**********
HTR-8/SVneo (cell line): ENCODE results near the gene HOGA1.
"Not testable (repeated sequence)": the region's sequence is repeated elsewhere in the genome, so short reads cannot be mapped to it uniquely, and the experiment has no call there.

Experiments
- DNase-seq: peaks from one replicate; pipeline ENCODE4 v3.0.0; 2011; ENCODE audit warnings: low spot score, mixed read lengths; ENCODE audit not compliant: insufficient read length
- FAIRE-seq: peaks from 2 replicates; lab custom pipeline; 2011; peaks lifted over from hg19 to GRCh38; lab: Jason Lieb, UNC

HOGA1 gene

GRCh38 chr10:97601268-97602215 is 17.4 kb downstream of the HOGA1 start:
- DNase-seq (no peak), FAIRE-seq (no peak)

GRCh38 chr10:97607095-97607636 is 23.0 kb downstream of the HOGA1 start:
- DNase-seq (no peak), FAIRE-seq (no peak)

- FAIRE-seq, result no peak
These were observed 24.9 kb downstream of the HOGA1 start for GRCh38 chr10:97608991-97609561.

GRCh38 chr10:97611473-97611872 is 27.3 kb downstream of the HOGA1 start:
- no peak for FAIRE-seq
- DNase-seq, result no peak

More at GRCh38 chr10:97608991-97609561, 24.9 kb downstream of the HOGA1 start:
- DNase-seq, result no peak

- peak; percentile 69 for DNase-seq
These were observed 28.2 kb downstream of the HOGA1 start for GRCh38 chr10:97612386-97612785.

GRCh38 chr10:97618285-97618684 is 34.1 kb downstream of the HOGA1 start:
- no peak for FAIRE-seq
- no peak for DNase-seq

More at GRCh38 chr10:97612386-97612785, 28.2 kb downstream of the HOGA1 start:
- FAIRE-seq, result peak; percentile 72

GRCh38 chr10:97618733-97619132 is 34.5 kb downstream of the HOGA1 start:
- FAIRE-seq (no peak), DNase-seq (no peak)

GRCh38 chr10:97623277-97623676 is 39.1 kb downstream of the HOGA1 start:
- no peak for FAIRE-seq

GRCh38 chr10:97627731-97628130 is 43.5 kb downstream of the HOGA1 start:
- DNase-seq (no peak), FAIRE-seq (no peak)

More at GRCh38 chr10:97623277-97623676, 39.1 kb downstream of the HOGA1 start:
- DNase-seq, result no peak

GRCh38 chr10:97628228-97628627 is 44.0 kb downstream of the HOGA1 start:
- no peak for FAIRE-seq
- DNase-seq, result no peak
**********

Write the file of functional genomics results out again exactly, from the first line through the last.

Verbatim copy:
HTR-8/SVneo (cell line): ENCODE results near the gene HOGA1.
"Not testable (repeated sequence)": the region's sequence is repeated elsewhere in the genome, so short reads cannot be mapped to it uniquely, and the experiment has no call there.

Experiments
- DNase-seq: peaks from one replicate; pipeline ENCODE4 v3.0.0; 2011; ENCODE audit warnings: low spot score, mixed read lengths; ENCODE audit not compliant: insufficient read length
- FAIRE-seq: peaks from 2 replicates; lab custom pipeline; 2011; peaks lifted over from hg19 to GRCh38; lab: Jason Lieb, UNC

HOGA1 gene

GRCh38 chr10:97601268-97602215 is 17.4 kb downstream of the HOGA1 start:
- DNase-seq (no peak), FAIRE-seq (no peak)

GRCh38 chr10:97607095-97607636 is 23.0 kb downstream of the HOGA1 start:
- DNase-seq (no peak), FAIRE-seq (no peak)

- FAIRE-seq, result no peak
These were observed 24.9 kb downstream of the HOGA1 start for GRCh38 chr10:97608991-97609561.

GRCh38 chr10:97611473-97611872 is 27.3 kb downstream of the HOGA1 start:
- no peak for FAIRE-seq
- DNase-seq, result no peak

More at GRCh38 chr10:97608991-97609561, 24.9 kb downstream of the HOGA1 start:
- DNase-seq, result no peak

- peak; percentile 69 for DNase-seq
These were observed 28.2 kb downstream of the HOGA1 start for GRCh38 chr10:97612386-97612785.

GRCh38 chr10:97618285-97618684 is 34.1 kb downstream of the HOGA1 start:
- no peak for FAIRE-seq
- no peak for DNase-seq

More at GRCh38 chr10:97612386-97612785, 28.2 kb downstream of the HOGA1 start:
- FAIRE-seq, result peak; percentile 72

GRCh38 chr10:97618733-97619132 is 34.5 kb downstream of the HOGA1 start:
- FAIRE-seq (no peak), DNase-seq (no peak)

GRCh38 chr10:97623277-97623676 is 39.1 kb downstream of the HOGA1 start:
- no peak for FAIRE-seq

GRCh38 chr10:97627731-97628130 is 43.5 kb downstream of the HOGA1 start:
- DNase-seq (no peak), FAIRE-seq (no peak)

More at GRCh38 chr10:97623277-97623676, 39.1 kb downstream of the HOGA1 start:
- DNase-seq, result no peak

GRCh38 chr10:97628228-97628627 is 44.0 kb downstream of the HOGA1 start:
- no peak for FAIRE-seq
- DNase-seq, result no peak